Various methods have been employed to cope with oil spills; however, such prior art methods suffer from a number of disadvantages. In all instances of oil spills, it is desirable to achieve a number of site and circumstance specific objectives. Oil spills on land are most commonly picked up with inexpensive clay based materials and other low cost inorganic sorbents. If oil pickup is in an industrial environment, such as on industrial floors or on walkways, often the only consideration is the lowest possible cost sorbent. However, in other instances it must also be non-abrasive to machinery. If oil pickup is on exposed ground, it may be desirable or required for the unused residual sorbent to be biodegradable and safe to humans, plants, animals, and the environment. When the used oil saturated sorbent is to be disposed of in a landfill or when there will be concern about the possible harmful effects of used oil saturated sorbent remaining in the environment at the spill site, it may be necessary or desirable to remediate the used oil saturated sorbent with a separate step of final remediation by introducing oil digesting microbes. In the instance of oil spills occurring on land that require fast response or in locations difficult to reach by vehicle, the sorbent of choice should be as light and compact as possible to facilitate transfer by personnel on foot. That situation requires a sorbent with a high pickup-to-weight ratio plus high oil containment capability. For oil spills on water, the sorbent of choice should be a lightweight, floating sorbent material that can be used loose or in pads, socks, pillows, booms, or as an oil extracting and water rejecting filter element that ideally would pickup the oil without contamination by water. The sorbent Of choice for oil spills on water should also be compressible and reusable to enable extraction of the oil in a condition such that the oil and also the sorbent is reusable, and uncontaminated by water. It is often desirable for the sorbent of choice for oil spills on water to be biodegradable and safe to shellfish, aquatic plants, or any aquatic life, and especially not to contain any plastics or toxic ingredients.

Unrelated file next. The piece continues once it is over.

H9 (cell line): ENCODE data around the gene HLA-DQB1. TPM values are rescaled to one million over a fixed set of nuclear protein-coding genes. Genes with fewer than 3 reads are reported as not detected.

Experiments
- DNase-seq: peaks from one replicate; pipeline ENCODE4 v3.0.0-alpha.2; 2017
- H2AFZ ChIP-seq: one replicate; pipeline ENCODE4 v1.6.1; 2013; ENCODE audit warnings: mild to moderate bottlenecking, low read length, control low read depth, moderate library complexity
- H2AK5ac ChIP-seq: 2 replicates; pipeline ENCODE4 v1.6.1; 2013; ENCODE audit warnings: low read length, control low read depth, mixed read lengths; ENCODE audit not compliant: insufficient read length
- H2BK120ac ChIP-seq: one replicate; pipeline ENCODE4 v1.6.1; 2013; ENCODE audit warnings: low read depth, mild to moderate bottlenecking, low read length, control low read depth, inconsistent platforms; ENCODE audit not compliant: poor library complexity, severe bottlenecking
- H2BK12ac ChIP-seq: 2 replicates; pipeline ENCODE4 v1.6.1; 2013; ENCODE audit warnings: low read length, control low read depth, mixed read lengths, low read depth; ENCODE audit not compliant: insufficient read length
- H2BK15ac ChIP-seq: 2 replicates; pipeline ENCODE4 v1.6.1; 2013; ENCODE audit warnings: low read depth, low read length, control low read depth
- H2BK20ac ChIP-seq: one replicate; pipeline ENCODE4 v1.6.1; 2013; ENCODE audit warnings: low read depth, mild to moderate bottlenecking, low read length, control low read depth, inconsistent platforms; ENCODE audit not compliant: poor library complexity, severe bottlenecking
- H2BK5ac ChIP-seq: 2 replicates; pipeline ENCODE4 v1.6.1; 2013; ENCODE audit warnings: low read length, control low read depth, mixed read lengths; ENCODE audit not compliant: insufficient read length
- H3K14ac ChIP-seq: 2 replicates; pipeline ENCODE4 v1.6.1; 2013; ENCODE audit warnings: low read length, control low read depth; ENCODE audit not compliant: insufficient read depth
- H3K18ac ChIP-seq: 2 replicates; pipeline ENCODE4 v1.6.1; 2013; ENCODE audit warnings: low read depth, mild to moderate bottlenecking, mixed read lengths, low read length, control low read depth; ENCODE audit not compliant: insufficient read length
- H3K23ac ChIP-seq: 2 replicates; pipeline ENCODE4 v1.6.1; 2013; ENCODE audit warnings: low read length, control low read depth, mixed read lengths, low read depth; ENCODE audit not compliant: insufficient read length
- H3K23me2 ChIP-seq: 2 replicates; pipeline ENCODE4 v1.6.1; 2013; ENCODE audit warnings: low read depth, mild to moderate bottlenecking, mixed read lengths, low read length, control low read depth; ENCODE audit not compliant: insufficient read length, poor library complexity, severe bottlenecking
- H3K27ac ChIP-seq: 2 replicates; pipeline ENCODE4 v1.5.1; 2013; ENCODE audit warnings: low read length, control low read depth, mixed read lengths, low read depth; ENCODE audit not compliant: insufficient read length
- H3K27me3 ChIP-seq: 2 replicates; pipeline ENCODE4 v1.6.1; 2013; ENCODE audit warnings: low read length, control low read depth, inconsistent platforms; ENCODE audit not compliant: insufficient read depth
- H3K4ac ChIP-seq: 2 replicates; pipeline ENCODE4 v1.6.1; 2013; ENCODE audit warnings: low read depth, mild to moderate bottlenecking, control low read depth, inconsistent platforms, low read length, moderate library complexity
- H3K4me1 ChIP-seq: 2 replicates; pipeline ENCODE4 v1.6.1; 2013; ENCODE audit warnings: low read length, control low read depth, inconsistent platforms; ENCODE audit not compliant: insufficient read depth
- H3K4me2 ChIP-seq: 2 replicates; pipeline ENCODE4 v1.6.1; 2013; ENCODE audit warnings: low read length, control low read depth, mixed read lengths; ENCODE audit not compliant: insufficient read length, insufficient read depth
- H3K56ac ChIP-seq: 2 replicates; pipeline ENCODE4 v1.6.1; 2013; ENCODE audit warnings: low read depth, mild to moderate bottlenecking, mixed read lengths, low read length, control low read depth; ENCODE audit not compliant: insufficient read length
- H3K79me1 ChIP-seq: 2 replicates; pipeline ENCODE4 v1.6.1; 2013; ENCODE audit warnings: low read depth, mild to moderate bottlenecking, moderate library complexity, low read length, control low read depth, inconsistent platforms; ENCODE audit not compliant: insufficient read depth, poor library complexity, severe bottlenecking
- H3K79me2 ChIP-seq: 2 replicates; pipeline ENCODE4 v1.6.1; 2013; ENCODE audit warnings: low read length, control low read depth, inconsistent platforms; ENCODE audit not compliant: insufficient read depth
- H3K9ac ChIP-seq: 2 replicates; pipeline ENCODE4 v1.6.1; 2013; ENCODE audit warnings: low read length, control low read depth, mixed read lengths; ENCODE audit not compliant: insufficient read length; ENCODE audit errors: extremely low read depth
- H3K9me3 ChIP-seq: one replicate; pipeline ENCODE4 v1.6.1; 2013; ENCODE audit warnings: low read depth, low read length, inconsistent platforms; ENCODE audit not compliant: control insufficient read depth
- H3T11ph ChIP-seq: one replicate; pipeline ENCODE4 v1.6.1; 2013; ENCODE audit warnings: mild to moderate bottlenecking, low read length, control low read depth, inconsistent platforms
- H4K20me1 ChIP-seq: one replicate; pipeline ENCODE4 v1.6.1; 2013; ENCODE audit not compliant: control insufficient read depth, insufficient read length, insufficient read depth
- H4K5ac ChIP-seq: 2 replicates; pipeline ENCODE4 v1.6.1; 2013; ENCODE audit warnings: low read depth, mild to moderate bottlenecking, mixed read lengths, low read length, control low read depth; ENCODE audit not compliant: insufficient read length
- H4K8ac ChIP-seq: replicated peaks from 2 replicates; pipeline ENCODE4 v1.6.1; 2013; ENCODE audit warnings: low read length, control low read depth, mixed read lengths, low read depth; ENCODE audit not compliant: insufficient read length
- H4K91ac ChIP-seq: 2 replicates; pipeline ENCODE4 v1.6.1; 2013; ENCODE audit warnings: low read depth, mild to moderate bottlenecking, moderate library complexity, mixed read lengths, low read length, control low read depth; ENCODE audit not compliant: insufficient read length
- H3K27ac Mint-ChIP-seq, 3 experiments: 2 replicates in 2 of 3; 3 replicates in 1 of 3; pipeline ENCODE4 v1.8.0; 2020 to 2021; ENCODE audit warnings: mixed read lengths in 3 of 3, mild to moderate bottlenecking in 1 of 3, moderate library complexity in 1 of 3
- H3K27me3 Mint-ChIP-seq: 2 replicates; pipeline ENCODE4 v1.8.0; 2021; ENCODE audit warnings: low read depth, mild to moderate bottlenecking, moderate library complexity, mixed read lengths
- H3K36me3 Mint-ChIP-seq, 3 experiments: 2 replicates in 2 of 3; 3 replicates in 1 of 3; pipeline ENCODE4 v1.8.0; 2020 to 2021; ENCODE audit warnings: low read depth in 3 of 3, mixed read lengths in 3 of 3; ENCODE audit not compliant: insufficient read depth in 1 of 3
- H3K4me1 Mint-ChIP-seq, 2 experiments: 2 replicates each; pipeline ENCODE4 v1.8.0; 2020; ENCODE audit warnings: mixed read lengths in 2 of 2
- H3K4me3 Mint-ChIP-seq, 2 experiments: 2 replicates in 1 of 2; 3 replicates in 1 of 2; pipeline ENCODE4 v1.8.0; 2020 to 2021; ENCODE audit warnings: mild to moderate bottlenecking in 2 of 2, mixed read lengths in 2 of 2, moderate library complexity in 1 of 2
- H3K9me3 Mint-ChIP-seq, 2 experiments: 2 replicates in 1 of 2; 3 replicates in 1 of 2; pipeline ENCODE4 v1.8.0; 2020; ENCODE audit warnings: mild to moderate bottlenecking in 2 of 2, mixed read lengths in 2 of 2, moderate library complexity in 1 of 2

In many instances the used saturated sorbent will be desired for use as fuel to be burned to recover the available energy, and as such, it must be low in ash content and without any ingredients that contribute harmful or undesirable products of combustion.
If large quantities of sorbent are going to be stored or stockpiled, it is desirable that the unused sorbent not support combustion, thereby providing an extra measure of safety both during the manufacturing process as well as in distribution and storage. It is also desirable for a sorbent to be easily identified by a unique colorant so as not to be confused with something of potentially similar appearance when in the field or when not in a labeled container.
To facilitate the lowest possible cost the sorbent should require very low energy to manufacture with simple low cost machinery and extremely low cost raw materials, preferably of benign industrial or municipal waste raw materials that are in abundant supply at present and in the foreseeable future. It is also desirable for the ideal sorbent to have the capability of remediating a wide range of liquid spills other than just oils or hydrocarbons, i.e., synthetic oils and fuels, coolants, paints, polymers, alcohols, blood and plasma, pharmaceuticals, sewage, solvents, oils with PCB's, aromatics, chromates, cyanides, sulfides, insecticides, and herbicides.